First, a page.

Sounds like it would be alot of hard work to get the right people... think of flat share, but on a self-sufficiency level...

I wouldn't go into a financial investment with anyone. Perhaps if everyone had their own cottage with garden as part of a bigger village set up... I wouldn't want to share living quarters or any 'shared ownership' deal... if you managed to get a small group of houses bought up by a group of friends, then rented a few field too I could see it working.
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Post: # 96558Post Thurston Garden »

I have looked at various existing sites in the UK, some on the TV before we ditched it and latterly on t'internet. The theory does appeal to me, but the thought of it actually makes me shudder. I got quite excited when Findhorn was to be on the telly but could not watch it - there's no way I could handle being part of that type of life.

I would love, at some time in the future to build a straw bale house, be off grid, with a few acres, but OH is never going to be up for it. Labour is something that would be in short supply and thats where the community bit appeals in theory. In practice I doubt if I could handle it. I need my own (our own!) space.

Perhaps spending years at sea ruined it for me. I always got on really well with a handful of people, lived happily with the majority but there was always a dozen or so that ruined the whole thing. Every ship had them. Every village has them.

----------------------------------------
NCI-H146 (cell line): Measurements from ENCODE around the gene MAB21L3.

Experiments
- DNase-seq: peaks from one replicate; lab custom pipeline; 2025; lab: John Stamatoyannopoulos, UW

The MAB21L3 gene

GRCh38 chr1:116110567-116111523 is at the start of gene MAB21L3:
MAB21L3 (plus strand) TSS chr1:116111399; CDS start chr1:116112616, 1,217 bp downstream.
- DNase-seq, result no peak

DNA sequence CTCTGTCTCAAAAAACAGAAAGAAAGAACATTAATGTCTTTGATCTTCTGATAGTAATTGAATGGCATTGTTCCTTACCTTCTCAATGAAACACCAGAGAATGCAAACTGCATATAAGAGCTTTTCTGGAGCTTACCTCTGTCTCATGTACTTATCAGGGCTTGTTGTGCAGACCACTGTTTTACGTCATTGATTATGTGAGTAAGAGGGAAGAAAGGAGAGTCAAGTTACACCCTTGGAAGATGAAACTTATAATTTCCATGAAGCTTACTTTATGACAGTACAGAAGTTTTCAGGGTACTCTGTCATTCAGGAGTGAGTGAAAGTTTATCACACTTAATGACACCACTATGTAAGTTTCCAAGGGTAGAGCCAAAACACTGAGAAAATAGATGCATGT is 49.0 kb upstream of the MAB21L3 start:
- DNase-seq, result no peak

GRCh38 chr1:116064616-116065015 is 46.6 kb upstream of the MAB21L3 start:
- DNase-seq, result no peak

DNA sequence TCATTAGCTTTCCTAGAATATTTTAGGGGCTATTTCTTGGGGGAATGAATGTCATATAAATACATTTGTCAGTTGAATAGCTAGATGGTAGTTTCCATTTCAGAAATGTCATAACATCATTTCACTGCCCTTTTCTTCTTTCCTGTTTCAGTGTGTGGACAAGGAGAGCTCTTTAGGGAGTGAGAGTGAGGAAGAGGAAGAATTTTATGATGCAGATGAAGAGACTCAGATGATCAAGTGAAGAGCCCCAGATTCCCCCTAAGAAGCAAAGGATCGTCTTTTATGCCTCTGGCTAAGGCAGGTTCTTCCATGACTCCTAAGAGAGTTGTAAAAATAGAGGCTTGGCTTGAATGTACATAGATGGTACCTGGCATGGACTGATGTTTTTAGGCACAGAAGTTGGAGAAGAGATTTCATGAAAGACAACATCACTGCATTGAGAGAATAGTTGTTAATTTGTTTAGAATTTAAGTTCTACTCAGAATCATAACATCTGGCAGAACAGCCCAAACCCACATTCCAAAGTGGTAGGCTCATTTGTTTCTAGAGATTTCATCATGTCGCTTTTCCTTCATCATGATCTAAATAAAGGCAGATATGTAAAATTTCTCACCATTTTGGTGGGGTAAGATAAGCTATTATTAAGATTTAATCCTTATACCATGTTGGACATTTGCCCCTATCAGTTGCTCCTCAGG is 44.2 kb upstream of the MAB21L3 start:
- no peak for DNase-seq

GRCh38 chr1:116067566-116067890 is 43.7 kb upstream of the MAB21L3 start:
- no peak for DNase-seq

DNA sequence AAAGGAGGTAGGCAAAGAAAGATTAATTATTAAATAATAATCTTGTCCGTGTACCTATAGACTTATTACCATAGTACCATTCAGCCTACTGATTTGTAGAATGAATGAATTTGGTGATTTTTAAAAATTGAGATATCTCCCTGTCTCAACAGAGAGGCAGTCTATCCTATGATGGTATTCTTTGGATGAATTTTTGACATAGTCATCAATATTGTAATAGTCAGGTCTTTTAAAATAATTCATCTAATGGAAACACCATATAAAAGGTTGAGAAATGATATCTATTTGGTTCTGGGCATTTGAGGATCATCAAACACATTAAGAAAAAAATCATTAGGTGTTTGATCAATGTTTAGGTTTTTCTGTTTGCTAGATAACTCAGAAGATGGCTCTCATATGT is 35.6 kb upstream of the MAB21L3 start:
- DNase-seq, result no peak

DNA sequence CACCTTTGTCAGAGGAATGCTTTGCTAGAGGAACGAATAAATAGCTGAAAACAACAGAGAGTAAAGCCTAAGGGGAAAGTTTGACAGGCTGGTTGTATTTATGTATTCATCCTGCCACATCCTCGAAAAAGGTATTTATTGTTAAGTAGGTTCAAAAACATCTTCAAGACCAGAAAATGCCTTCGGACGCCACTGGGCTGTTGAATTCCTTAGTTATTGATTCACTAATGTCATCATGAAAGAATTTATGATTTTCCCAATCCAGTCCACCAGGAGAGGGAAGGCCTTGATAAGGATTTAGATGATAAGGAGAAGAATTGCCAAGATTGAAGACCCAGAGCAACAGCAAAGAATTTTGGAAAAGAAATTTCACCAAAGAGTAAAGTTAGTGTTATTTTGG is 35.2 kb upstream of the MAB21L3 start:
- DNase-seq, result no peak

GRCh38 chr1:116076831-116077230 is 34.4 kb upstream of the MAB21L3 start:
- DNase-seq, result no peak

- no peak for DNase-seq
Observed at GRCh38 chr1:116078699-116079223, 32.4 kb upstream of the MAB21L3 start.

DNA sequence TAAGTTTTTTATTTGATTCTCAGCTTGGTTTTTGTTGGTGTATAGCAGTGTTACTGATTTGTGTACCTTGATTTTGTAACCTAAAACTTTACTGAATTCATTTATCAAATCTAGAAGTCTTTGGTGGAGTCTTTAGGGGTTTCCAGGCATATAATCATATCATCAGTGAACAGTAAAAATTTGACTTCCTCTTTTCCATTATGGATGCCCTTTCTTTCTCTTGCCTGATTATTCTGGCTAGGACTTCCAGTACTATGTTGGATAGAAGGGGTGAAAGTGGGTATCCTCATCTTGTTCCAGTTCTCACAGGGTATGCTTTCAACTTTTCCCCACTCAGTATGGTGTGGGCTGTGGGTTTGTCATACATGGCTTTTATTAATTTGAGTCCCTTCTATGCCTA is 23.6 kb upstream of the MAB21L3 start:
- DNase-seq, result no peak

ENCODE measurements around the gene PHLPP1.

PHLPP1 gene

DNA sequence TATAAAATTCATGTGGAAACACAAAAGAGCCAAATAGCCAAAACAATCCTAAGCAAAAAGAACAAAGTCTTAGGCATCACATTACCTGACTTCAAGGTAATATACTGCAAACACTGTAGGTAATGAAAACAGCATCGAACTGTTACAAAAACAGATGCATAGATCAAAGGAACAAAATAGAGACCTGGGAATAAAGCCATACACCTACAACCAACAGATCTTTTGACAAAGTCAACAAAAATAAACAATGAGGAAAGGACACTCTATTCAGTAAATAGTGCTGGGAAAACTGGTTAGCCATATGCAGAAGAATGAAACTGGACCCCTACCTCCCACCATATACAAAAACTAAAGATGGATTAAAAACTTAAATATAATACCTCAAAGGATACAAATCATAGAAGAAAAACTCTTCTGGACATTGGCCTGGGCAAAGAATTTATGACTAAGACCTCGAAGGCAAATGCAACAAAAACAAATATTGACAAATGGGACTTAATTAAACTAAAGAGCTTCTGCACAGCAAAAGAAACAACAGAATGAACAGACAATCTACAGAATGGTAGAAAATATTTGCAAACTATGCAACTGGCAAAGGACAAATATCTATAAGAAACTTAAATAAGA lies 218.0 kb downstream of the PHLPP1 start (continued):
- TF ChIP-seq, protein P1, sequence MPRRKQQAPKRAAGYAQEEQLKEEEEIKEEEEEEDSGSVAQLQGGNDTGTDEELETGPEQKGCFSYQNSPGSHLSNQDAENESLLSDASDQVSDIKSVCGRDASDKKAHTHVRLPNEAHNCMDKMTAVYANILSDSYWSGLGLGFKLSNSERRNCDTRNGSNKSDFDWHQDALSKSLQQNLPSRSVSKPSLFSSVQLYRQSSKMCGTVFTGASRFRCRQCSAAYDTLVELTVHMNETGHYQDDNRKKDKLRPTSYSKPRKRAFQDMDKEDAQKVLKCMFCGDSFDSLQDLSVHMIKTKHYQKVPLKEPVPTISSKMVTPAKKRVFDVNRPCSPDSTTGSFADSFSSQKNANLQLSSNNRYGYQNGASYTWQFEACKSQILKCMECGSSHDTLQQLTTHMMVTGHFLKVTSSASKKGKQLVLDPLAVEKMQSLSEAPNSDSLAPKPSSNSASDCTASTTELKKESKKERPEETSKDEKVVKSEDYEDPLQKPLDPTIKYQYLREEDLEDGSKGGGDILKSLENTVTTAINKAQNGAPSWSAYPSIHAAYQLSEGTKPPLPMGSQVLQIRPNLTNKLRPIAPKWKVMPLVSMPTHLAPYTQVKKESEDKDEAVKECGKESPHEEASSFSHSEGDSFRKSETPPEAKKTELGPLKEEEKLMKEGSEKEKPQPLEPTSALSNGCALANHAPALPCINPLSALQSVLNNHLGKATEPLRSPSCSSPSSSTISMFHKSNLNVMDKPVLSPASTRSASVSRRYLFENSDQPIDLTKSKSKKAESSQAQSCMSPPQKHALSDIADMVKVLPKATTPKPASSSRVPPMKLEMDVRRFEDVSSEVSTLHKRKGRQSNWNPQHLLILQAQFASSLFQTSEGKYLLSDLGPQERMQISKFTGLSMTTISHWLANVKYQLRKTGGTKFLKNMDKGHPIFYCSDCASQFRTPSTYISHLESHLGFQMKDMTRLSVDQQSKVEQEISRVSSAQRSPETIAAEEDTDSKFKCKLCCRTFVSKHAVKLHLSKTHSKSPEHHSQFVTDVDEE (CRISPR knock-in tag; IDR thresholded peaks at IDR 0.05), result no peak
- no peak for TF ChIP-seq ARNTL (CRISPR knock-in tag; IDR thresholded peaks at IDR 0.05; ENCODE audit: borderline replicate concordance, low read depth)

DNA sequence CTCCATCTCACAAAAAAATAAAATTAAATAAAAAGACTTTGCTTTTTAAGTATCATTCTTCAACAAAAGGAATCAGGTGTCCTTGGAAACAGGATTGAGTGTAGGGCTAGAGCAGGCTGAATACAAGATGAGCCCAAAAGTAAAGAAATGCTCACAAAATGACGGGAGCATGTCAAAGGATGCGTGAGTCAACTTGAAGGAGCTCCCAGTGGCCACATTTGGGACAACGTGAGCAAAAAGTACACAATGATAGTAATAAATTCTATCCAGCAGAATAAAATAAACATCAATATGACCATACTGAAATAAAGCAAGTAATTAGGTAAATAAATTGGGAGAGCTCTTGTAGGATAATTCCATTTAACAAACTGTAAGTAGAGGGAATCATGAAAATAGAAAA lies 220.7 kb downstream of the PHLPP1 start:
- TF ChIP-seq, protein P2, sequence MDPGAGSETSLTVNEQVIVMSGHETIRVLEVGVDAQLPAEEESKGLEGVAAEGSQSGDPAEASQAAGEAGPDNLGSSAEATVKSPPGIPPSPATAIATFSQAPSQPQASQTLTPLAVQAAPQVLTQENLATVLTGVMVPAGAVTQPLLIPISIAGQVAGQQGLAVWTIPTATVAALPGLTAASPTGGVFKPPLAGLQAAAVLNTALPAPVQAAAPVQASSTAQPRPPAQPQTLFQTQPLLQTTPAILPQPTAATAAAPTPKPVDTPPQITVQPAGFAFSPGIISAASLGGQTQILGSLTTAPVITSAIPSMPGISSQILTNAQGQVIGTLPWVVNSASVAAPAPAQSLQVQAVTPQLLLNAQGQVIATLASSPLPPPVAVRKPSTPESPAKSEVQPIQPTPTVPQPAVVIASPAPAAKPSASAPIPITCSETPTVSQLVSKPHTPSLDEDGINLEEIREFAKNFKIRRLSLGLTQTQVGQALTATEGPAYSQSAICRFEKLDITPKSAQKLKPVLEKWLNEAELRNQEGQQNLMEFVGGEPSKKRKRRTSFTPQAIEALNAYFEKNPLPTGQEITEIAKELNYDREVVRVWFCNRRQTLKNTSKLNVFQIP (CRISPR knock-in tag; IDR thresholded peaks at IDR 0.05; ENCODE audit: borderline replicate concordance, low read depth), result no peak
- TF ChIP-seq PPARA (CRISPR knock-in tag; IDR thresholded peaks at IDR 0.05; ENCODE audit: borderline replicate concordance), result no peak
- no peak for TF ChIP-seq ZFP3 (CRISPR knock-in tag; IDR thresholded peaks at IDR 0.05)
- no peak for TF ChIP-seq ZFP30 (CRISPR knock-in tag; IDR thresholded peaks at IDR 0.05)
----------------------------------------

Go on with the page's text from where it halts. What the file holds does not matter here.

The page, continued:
Lammas was quite close to my ideal and had it been in sunny Scotland, then I would have been tempted, but as I said earlier, I doubt if OH would be up for it. That's not to say he is not like minded, but he likes his Edinburgh job and dipping into city life from time to time.

Lammashas a good website and it might give some food for thought.
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Post: # 96589Post Dave »

Andy & Dave - you can subsidise this venture with your book money, No?
I'm glad you included the - ha! If a point comes where we're top of the best-sellers list then we might have something to invest in a project like this!

As a single bloke who doesn't drive I can't help thinking a rural lifestyle is not for me at this point in time. That's not to say I wouldn't consider it in the future but at least for now if I had the money I'd much rather invest into something like the Co-housing project in Stroud - where I could escape into town every once in a while and there were links to public transport.

Also I think Thurston Garden and everyone on this thread make some good points about communal living; I've been in shared houses for years and on the whole I've got on with everyone but there have been some that have gone horribly, horribly wrong. I think for anything like this to work there has to be a certain amount of personal space.

Having said all that if you find the right people I've no doubt this could work - good luck Killing Moon (is the name an Echo and the Bunnymen reference by any chance?)

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Post: # 99399Post Amaranth »